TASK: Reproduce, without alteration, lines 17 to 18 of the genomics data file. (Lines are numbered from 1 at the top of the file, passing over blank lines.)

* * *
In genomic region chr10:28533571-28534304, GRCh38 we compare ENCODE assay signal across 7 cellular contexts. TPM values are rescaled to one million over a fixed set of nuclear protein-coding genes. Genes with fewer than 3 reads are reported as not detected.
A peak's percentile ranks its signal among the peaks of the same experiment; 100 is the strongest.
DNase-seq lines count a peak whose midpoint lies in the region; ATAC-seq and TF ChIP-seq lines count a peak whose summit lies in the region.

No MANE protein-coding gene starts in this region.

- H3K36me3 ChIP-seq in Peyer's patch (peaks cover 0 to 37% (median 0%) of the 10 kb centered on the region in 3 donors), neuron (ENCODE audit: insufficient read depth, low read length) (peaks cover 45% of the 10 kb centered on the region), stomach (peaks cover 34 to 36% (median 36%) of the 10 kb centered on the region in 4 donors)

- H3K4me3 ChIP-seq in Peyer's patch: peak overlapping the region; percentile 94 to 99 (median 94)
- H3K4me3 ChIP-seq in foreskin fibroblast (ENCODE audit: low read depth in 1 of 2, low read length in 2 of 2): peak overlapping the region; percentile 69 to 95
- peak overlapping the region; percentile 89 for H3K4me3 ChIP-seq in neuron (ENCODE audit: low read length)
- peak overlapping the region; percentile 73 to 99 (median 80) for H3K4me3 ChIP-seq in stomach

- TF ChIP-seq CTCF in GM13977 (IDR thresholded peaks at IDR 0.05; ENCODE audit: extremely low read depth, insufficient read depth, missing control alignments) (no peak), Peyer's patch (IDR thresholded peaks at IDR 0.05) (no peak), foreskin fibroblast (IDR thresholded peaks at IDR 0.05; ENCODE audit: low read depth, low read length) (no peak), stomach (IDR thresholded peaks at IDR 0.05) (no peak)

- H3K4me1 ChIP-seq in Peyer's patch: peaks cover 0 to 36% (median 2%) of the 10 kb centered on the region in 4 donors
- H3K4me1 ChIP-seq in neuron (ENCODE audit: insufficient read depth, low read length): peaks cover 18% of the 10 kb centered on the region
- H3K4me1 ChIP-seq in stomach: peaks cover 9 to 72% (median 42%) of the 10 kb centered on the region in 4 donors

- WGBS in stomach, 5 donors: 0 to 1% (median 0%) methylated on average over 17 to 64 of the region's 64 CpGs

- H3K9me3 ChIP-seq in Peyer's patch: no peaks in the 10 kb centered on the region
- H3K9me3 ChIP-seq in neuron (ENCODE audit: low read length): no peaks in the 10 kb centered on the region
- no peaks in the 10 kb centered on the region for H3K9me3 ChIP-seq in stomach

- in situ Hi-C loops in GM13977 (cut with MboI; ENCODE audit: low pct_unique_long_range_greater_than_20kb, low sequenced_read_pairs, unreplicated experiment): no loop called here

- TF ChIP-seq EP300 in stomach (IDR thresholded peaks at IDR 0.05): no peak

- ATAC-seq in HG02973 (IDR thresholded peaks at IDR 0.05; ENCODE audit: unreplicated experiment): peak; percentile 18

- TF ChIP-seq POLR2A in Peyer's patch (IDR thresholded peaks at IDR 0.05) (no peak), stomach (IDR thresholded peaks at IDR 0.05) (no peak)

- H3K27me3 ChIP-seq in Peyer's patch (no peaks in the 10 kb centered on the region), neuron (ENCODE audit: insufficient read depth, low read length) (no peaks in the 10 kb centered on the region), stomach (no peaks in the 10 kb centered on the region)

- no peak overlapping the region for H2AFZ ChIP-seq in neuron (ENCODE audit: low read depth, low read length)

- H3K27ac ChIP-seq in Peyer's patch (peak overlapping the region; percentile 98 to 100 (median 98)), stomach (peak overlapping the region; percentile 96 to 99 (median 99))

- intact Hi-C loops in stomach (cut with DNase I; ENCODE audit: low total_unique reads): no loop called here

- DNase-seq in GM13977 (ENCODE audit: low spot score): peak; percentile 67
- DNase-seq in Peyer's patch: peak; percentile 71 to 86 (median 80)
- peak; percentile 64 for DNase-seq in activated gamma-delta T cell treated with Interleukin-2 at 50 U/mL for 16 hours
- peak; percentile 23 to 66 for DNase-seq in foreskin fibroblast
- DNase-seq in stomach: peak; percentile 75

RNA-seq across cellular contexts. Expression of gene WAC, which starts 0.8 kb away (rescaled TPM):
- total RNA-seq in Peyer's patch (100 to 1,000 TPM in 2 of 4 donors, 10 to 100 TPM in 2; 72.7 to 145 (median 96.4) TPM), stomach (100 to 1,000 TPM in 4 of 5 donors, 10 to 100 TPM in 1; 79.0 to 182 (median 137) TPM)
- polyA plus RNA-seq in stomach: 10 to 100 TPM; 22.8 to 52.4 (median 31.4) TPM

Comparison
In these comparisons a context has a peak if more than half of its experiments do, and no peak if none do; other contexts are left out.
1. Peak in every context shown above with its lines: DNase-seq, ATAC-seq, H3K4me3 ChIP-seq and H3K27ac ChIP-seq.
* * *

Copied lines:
- no peaks in the 10 kb centered on the region for H3K9me3 ChIP-seq in stomach

- in situ Hi-C loops in GM13977 (cut with MboI; ENCODE audit: low pct_unique_long_range_greater_than_20kb, low sequenced_read_pairs, unreplicated experiment): no loop called here